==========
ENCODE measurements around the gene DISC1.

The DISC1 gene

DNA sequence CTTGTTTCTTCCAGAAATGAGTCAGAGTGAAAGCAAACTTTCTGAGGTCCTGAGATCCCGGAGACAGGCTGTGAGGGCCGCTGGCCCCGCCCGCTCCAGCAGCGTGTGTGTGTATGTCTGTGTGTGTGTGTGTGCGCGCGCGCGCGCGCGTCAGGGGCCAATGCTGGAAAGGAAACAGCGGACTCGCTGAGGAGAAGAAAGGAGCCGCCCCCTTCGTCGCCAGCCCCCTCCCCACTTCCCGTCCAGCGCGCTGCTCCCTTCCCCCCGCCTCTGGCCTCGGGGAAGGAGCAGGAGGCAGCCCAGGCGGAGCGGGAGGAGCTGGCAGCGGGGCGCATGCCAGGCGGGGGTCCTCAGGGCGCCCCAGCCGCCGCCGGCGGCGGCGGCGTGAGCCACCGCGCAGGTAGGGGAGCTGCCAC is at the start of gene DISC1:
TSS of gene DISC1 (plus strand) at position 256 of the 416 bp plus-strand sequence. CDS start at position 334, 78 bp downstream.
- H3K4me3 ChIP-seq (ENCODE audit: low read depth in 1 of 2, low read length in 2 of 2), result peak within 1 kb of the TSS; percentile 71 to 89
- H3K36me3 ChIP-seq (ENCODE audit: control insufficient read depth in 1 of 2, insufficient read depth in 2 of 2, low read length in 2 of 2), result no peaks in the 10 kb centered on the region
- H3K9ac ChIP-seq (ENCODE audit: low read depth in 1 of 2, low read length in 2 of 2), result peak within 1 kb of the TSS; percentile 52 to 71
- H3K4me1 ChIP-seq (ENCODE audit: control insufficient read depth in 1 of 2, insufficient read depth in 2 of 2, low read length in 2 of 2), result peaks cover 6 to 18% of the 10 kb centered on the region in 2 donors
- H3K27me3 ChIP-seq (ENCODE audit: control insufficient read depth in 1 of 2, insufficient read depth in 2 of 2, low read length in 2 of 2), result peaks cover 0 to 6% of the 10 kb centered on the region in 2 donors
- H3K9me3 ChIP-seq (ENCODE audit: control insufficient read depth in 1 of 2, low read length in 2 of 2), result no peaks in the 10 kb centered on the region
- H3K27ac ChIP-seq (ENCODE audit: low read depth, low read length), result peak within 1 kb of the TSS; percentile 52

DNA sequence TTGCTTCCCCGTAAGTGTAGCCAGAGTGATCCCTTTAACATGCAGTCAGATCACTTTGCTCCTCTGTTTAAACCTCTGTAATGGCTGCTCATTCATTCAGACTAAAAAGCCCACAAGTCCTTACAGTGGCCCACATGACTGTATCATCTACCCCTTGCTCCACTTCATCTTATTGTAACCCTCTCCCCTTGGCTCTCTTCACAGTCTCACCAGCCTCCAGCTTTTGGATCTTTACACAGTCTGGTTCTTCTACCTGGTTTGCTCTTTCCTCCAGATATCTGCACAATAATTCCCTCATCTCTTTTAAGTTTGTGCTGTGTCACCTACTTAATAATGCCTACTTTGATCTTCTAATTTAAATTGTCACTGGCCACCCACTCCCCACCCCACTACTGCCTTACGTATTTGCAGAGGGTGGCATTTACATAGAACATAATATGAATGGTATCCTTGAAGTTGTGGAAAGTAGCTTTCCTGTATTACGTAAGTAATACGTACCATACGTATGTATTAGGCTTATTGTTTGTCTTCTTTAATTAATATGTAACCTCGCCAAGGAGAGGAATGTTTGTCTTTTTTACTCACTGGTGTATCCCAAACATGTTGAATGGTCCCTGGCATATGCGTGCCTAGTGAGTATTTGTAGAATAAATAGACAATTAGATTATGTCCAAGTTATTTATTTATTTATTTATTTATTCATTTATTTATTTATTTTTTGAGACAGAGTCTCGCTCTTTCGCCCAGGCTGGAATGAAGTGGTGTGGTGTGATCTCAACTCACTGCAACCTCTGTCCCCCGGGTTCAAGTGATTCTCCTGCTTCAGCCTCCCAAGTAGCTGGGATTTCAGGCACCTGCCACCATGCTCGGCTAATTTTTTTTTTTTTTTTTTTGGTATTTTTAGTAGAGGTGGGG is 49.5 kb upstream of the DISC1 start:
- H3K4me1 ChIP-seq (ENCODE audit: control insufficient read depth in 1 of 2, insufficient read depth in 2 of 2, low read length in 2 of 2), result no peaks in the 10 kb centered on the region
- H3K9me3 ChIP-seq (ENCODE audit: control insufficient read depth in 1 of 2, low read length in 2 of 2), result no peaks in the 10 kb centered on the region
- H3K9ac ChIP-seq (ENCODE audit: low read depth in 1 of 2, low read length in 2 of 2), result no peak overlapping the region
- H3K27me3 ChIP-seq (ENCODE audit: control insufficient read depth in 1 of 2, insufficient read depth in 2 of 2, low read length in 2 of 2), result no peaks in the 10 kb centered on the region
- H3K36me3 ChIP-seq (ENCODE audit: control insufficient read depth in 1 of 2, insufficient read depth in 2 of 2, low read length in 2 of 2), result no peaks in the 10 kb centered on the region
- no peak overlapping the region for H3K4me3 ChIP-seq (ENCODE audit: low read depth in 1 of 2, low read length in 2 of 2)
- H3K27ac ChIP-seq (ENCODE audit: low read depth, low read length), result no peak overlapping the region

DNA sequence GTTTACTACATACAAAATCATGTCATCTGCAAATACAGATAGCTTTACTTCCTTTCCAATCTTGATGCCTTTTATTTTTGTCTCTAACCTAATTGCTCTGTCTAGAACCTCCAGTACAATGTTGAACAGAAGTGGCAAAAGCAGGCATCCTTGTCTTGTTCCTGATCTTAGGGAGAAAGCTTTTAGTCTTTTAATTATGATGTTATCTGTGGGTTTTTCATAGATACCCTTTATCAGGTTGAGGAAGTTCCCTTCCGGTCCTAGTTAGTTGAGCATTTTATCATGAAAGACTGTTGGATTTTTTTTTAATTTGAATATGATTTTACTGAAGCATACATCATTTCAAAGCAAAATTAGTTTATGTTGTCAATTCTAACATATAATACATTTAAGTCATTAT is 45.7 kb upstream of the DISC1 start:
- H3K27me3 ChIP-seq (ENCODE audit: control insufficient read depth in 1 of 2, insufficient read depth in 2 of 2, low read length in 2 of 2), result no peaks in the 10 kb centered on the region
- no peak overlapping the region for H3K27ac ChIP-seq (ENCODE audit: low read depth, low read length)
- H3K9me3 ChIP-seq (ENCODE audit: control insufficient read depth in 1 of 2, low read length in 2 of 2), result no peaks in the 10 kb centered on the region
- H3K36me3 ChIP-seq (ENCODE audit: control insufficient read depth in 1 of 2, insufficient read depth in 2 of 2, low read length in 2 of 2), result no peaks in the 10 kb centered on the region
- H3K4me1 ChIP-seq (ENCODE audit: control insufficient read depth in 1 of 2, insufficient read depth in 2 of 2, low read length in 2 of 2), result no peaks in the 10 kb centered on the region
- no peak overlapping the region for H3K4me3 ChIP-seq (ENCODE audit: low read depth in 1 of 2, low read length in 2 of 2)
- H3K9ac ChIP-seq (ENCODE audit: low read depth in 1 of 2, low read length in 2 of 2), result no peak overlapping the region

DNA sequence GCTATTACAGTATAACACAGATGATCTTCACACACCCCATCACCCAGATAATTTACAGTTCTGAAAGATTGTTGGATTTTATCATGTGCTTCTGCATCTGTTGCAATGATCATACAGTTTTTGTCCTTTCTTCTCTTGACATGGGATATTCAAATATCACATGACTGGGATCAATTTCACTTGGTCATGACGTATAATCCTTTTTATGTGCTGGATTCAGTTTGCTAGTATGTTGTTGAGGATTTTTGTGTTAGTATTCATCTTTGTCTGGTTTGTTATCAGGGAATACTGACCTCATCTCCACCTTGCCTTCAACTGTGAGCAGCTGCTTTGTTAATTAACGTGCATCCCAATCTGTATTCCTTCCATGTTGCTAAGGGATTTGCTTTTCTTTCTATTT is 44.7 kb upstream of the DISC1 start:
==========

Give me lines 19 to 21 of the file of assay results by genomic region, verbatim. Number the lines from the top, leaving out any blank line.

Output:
- H3K27ac ChIP-seq (ENCODE audit: low read depth, low read length), result no peak overlapping the region

DNA sequence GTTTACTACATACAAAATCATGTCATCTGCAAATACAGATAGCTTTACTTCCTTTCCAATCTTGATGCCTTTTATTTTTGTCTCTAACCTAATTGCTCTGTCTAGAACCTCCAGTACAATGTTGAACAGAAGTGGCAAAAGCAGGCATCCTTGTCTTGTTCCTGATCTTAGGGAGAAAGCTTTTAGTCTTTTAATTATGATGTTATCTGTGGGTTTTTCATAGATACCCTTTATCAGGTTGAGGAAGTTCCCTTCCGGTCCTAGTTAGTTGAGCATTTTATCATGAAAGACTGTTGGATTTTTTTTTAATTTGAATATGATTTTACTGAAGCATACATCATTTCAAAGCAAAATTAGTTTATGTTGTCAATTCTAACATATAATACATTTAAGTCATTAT is 45.7 kb upstream of the DISC1 start:
- H3K27me3 ChIP-seq (ENCODE audit: control insufficient read depth in 1 of 2, insufficient read depth in 2 of 2, low read length in 2 of 2), result no peaks in the 10 kb centered on the region